“These technologies allow us to collect, process, and share valid real-time parking information to enable informed decision-making for truck drivers, which can be critical to safety,” says  Filipovska.

Jackson and his team at CTSRC are best known for their work with motor vehicle crash data, including crashes involving CMVs. The idea for a truck parking app took root, he says, at a time when the state DOT was finishing up an inventory of public CMV parking and had just released its 2022-2026 Statewide Freight Plan, which included a review of CMV smart parking solutions employed by the states of Texas, California, and Minnesota.

“Part of the Freight Plan was to expand CMV parking,” Jackson says. “Their inventory included only public spaces. Our project will look at public and private parking together“.

The share of goods being transported by truck has steadily grown in recent years, with an estimated 72.5 percent of total domestic tonnage – nearly 12 billion tons – shipped in 2019, according to the American Trucking Association. The extensive network of expressways in the U.S., larger and heavier trucks, stable fuel prices, increased competition, and a reduction of branch rail lines, have all contributed to the growth and heightened concerns about safety and the need to offer CMV drivers a convenient way to find a safe place to park and sleep.

FMCSA “hours-of-service” (HOS) regulations are designed to ensure that drivers are rested, awake and alert on the road. The rules require 30-minute driving breaks for every 8-hour stretch of continuous driving, and limit consecutive hours of driving to a maximum of 14 hours with a passenger or 15 hours without one, followed by 10 consecutive hours off the clock.

FMCSA introduced a “Smart Park” program to demonstrate nationally how technology might be used to identify and convey real-time parking availability information. As the federal agency responsible for regulating and overseeing commercial motor vehicle safety, FMCSA had been pushing hard for Connecticut to implement some sort of solution, Jackson says.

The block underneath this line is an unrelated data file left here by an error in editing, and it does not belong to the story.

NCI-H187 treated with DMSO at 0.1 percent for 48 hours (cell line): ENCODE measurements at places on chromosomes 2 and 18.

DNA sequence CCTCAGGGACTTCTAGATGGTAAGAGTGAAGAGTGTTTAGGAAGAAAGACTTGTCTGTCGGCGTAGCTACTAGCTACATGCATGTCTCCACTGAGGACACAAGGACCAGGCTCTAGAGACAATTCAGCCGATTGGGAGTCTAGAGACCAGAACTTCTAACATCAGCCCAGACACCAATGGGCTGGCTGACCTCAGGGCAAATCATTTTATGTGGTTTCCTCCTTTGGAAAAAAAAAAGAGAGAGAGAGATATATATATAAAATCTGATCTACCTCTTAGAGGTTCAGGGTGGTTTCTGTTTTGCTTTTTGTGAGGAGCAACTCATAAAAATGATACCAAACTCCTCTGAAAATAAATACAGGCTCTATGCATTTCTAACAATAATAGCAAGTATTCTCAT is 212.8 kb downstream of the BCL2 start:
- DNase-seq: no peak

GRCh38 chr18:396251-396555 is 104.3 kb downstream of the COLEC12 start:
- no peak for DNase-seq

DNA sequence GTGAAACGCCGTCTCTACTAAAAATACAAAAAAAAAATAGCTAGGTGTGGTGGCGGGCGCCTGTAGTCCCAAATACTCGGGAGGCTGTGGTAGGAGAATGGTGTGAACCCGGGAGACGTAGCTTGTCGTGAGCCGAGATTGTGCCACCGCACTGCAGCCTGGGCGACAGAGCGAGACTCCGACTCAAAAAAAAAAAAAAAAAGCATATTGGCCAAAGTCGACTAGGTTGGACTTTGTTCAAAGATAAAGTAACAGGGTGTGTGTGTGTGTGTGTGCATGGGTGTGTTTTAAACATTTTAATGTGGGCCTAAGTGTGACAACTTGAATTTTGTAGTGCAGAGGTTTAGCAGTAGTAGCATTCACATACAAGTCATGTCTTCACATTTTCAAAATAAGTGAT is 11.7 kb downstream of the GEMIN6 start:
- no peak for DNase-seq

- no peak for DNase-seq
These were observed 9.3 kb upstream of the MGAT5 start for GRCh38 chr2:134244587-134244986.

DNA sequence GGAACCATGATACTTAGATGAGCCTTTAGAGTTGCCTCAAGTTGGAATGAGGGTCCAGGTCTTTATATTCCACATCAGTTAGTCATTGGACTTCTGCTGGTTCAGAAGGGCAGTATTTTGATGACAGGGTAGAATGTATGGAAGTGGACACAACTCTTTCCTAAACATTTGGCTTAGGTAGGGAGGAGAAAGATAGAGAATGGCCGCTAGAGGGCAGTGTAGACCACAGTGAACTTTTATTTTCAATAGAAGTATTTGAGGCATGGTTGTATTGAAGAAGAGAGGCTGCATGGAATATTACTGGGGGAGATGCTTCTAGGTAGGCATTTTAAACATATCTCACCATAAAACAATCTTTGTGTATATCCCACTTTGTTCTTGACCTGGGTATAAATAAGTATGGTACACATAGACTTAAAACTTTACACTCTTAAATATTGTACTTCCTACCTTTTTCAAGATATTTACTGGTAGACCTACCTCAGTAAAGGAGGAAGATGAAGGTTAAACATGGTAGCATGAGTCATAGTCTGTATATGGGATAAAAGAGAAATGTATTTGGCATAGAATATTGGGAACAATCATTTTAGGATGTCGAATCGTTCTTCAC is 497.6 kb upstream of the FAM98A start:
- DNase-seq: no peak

In the Midwest, an association of transportation officials representing the states of Iowa, Indiana, Kansas, Kentucky, Michigan, Minnesota, Ohio, and Wisconsin, is working to develop and implement a TPIMS truck parking management solution serving that region. Other states are implementing lower tech solutions. Kentucky, for example, has introduced a “Truck Haven” program that allows CMV parking at weight and safety inspection facilities. Iowa has turned several weigh stations into truck parking locations and rebuilt rest areas with expanded truck parking.

Expanding public truck parking facilities in Connecticut would be more challenging and is not currently under consideration, Jackson says. The app will instead offer truck drivers a way to locate existing parking facilities in the state or identify available parking in neighboring states when none can be found in Connecticut.

The supply and demand analysis conducted in Phase I will be used to develop the framework for the Phase II placement of cameras on roadways, Jackson says. Once approved by state DOT, the cameras will be deployed to begin providing real-time parking updates. Phase II will also include collecting user feedback on the app with an eye toward refining and improving it for users.